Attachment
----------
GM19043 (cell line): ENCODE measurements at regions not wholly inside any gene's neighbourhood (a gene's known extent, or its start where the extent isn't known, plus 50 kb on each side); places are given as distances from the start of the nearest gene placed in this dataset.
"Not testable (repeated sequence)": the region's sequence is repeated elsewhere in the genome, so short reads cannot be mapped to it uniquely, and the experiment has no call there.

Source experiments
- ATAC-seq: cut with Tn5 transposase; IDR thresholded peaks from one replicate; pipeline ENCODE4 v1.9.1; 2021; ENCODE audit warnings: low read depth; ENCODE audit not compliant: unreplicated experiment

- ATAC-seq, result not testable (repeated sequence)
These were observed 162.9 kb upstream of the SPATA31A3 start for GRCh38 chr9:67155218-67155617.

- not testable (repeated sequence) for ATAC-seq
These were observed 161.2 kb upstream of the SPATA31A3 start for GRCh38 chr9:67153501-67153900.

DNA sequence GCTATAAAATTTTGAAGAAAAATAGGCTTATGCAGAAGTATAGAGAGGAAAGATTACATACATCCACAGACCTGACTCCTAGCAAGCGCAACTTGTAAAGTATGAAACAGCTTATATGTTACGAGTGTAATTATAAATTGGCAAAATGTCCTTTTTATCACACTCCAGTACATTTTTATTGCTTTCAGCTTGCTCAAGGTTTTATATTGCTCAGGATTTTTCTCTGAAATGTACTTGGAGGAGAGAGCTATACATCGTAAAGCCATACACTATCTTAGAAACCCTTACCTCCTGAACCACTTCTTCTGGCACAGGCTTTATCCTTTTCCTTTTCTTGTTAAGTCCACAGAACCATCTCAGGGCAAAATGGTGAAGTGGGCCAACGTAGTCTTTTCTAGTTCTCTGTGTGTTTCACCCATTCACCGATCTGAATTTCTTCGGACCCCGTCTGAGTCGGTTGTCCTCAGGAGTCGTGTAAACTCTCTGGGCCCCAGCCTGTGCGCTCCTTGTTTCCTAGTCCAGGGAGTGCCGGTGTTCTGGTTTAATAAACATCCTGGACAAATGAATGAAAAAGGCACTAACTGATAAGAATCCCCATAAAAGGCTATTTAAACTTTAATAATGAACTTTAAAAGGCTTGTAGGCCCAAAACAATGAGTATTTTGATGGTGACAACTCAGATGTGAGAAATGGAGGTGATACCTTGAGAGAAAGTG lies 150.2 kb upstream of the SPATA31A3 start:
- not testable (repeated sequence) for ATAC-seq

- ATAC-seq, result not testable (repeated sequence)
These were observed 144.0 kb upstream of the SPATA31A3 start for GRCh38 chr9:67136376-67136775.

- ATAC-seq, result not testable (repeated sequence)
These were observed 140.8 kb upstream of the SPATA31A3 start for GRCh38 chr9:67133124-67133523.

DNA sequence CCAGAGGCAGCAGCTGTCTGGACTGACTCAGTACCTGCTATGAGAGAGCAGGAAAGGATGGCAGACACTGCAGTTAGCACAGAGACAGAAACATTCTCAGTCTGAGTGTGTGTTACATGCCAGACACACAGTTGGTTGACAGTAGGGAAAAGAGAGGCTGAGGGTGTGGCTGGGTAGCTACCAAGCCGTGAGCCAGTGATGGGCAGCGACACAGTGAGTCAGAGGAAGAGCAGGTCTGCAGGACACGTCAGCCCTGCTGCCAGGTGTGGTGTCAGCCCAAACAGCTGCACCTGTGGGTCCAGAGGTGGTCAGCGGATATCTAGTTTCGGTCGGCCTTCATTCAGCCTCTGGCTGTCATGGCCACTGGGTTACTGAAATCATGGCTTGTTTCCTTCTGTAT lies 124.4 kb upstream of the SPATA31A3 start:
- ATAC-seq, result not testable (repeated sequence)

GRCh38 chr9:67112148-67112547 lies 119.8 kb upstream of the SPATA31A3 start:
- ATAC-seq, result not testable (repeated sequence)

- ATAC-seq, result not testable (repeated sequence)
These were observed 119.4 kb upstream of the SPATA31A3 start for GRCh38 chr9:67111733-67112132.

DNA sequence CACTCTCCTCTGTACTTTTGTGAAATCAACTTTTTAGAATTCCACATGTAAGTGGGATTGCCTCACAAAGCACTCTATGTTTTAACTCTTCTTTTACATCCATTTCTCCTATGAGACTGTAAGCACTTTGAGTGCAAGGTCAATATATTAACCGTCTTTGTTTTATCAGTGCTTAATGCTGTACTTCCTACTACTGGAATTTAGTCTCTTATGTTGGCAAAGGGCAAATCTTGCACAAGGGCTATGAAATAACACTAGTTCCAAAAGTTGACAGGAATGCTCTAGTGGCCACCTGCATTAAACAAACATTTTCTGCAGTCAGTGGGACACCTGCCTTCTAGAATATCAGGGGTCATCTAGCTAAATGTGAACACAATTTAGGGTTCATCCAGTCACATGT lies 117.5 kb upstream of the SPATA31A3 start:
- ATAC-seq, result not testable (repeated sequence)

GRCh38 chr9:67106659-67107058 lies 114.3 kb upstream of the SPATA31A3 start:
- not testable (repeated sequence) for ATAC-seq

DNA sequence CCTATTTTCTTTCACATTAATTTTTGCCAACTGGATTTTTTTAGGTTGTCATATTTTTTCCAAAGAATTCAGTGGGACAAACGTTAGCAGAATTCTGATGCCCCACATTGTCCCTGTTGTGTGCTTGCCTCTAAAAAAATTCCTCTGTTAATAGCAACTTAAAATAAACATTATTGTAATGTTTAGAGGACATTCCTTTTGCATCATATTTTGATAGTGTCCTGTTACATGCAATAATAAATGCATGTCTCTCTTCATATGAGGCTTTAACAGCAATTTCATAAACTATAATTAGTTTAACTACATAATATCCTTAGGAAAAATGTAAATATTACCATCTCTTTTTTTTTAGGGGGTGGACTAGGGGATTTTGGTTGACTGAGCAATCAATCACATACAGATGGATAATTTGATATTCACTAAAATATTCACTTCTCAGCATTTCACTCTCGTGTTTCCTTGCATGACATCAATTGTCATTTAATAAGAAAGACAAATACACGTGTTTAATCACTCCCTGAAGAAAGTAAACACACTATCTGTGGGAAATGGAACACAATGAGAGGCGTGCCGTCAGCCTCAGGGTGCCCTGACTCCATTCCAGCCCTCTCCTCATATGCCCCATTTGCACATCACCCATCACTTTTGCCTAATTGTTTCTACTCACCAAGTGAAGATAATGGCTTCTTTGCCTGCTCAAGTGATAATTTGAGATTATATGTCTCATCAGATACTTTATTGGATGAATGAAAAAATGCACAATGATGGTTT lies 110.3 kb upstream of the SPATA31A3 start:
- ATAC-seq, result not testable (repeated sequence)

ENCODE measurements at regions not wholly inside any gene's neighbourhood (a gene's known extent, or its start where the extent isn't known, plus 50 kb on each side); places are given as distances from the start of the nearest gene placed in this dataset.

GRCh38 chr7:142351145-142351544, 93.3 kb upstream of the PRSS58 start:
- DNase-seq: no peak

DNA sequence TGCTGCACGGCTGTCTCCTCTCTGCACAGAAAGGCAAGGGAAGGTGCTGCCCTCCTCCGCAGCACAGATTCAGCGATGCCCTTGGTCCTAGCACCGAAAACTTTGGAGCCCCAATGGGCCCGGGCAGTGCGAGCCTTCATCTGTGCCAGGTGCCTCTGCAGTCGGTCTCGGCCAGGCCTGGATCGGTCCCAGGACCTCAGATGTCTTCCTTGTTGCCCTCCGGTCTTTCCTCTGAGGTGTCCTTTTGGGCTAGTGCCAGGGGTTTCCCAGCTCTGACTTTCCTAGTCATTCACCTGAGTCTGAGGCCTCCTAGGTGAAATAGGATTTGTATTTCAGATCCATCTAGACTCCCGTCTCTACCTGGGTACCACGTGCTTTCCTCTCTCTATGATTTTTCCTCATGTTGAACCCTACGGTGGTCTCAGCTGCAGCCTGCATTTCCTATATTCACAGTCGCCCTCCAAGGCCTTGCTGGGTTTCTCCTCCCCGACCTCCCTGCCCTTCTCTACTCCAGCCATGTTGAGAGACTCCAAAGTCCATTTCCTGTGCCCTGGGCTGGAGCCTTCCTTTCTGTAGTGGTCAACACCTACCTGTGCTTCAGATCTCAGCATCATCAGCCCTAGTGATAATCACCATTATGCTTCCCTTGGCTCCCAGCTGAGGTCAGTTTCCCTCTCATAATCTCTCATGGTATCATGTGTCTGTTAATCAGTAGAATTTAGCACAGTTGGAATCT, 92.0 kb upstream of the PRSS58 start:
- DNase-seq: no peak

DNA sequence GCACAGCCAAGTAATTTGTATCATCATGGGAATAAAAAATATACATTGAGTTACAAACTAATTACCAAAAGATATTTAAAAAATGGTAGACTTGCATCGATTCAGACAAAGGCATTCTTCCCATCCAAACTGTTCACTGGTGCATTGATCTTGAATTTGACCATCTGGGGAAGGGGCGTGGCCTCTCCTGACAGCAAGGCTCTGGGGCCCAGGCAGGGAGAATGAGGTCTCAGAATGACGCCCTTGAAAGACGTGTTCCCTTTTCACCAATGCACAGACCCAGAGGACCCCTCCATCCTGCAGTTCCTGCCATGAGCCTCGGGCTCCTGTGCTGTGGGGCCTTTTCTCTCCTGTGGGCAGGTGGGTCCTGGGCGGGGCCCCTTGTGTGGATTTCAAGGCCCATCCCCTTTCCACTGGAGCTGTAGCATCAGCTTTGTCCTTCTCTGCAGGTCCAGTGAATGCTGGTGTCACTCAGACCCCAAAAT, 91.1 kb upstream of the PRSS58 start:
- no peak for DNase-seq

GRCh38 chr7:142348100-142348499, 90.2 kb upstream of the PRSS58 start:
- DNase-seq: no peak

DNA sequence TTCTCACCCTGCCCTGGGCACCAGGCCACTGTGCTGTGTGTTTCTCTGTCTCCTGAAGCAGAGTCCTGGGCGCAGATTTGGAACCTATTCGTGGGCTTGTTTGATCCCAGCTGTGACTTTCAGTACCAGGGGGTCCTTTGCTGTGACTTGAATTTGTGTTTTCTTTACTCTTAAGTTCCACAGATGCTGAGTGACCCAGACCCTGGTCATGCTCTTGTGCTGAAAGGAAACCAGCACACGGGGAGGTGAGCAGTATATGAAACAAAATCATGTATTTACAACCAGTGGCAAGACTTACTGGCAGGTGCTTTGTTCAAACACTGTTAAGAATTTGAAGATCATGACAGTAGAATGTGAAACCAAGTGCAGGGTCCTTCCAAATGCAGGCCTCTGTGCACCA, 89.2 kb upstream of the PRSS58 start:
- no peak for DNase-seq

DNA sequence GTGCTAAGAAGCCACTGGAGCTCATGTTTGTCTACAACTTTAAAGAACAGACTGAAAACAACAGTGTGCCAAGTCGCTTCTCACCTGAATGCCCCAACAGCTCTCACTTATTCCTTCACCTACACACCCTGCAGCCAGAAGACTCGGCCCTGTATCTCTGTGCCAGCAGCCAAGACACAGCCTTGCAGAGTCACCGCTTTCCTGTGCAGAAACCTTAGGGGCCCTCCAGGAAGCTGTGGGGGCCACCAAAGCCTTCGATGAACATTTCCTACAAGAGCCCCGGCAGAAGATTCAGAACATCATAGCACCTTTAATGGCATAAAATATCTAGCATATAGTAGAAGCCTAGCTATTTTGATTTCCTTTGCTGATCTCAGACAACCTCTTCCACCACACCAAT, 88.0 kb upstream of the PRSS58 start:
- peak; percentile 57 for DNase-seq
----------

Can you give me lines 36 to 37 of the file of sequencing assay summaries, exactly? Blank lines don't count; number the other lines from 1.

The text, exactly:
DNA sequence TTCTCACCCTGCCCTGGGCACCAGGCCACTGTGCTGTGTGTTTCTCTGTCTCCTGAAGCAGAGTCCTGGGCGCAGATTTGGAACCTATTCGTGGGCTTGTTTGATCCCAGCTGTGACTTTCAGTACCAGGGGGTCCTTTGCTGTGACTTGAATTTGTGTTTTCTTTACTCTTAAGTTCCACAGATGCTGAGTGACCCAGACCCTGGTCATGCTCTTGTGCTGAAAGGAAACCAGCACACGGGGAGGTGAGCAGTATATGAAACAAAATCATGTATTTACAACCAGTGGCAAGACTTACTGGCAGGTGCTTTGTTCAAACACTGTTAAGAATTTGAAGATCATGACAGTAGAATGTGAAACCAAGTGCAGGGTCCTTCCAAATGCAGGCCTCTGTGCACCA, 89.2 kb upstream of the PRSS58 start:
- no peak for DNase-seq